It took a short discussion and prayer to alleviate the fears.  Remember our word “depende”? Well that word was coming back again and again.. and I was looking for a bit of structure.  Bobbi’s bible study from a few days prior came to mind and I told Jeanie, Meredith and Julie that “I am so accustomed to being a ‘Martha’..doing, planning, fussing over things, that I am having a difficult time being a ‘Mary’, sitting and drinking-in the wisdom”.

Words of reassurance reminded me that we were all a little scared…yet I was the one crying and being hard on myself.  I was unreasonably thinking that I would be left in a remote area or that we would be stranded and homeless.

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Janet eating animal crackers and peanut butter the night before immersion

The next morning, Meredith, Jenn and I rode with Jeanie, Kit and Bobbi, to a point where we were dropped off so we could catch a taxi.  The taxi driver stopped at McDonalds so we could grab something to eat…

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From there, Meredith, Jenn and I rode a taxi to Harris Memorial College where we met with a local UMCOR (United Methodist Committee On Relief) volunteer named Edward and a former Harris Graduate named Angie who works as a community organizer in the Manggahan community.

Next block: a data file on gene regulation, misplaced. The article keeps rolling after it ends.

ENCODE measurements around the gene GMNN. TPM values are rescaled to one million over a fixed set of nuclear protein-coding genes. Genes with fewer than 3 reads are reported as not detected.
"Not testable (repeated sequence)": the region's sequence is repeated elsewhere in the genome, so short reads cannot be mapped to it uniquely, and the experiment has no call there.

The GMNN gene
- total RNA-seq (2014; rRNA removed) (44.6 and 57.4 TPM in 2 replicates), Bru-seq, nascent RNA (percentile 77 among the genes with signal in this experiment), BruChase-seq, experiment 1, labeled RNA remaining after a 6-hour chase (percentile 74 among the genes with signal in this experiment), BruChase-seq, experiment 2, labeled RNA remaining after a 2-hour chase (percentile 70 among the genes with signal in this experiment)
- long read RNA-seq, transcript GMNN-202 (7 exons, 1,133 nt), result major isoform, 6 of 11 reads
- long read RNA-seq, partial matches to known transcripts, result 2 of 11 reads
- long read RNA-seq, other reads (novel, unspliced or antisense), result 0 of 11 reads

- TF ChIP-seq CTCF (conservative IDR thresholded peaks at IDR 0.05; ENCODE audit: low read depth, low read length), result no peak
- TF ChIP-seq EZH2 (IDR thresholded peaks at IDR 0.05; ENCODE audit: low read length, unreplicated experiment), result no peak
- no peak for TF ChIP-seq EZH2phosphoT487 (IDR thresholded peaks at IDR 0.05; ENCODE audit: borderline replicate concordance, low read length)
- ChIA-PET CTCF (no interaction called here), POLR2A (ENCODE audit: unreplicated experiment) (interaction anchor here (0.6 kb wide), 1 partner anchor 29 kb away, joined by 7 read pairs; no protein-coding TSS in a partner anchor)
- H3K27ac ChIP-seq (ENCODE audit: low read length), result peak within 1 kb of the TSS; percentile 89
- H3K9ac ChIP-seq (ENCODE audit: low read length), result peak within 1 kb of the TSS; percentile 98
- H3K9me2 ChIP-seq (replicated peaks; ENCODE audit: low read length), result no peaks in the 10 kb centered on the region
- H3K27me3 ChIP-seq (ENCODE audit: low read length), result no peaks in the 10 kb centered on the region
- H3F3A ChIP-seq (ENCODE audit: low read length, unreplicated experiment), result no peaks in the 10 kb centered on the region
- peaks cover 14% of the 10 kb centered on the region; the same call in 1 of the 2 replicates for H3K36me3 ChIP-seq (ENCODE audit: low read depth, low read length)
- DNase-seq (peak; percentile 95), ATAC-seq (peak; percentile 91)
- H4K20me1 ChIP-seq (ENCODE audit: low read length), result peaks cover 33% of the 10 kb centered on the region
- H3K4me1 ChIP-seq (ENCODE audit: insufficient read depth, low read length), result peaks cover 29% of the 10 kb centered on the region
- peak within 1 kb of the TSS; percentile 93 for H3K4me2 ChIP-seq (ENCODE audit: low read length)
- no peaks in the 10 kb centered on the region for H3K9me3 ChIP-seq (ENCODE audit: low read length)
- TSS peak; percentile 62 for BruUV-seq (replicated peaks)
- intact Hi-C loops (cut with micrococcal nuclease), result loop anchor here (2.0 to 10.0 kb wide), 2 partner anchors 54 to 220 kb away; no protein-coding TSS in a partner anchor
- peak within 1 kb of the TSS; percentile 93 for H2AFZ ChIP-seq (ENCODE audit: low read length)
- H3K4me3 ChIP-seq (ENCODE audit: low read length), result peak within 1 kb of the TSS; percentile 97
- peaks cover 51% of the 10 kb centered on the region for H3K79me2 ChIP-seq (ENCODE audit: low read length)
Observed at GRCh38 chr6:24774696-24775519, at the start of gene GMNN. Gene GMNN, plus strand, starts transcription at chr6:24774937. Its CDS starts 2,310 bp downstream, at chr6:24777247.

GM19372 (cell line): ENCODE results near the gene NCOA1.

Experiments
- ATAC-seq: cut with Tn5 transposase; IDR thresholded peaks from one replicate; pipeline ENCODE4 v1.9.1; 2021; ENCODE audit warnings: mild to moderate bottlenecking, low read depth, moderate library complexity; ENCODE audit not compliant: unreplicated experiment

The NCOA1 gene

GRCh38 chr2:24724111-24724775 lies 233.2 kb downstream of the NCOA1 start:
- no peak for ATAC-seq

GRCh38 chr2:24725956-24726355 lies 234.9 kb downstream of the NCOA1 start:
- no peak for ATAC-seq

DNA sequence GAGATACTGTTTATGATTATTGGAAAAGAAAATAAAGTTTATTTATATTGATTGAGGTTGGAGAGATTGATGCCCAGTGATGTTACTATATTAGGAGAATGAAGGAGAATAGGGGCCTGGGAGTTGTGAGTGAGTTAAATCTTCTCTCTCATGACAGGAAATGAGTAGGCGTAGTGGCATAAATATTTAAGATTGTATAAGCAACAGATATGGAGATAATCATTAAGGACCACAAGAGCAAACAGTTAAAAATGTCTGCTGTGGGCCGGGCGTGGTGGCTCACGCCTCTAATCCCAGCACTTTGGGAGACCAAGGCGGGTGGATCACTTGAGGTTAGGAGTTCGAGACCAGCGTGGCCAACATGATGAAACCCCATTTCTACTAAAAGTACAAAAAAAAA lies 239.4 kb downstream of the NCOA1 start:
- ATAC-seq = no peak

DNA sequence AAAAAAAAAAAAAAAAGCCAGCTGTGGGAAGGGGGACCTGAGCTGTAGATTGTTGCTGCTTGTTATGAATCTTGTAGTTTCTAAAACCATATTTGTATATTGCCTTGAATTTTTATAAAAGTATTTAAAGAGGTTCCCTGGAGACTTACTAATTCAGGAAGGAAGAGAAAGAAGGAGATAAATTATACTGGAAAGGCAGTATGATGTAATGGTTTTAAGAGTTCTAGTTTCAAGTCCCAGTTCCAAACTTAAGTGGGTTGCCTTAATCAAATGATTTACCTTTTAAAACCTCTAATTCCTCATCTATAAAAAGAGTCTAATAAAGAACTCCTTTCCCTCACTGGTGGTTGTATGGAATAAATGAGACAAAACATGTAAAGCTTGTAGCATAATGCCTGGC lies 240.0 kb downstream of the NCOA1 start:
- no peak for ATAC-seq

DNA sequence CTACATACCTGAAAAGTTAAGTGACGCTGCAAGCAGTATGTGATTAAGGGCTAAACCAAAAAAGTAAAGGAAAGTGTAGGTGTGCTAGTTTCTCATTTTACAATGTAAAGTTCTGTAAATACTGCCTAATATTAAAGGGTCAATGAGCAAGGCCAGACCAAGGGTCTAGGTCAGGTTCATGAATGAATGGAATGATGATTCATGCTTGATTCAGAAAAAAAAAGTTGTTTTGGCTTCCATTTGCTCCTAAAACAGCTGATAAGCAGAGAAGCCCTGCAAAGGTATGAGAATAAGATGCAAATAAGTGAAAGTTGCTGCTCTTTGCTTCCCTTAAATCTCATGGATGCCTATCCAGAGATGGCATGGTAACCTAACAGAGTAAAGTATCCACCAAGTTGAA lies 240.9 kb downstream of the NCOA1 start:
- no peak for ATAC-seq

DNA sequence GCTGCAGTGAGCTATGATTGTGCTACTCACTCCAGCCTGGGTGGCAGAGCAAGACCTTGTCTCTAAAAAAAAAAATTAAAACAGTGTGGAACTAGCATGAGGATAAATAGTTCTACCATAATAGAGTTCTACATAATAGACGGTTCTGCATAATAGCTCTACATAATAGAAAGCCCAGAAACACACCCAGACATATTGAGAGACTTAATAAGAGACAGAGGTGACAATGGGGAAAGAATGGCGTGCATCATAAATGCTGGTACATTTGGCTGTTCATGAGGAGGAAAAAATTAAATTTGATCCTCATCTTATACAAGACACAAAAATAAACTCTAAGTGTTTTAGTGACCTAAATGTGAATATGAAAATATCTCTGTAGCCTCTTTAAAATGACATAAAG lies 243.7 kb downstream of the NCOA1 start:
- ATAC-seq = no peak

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The chaplain drove us to meet the truck, driven by Angie’s son.  It was like riding in the back of a pick-up truck loaded with cinder blocks, lots of bottled water and a few workers who didn’t speak English. 

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We rode for an hour to Taytay, then when we turned off the paved road, I immediately felt peace. 

After another 3 hours on a bumpy, rutted road, we arrived at the village.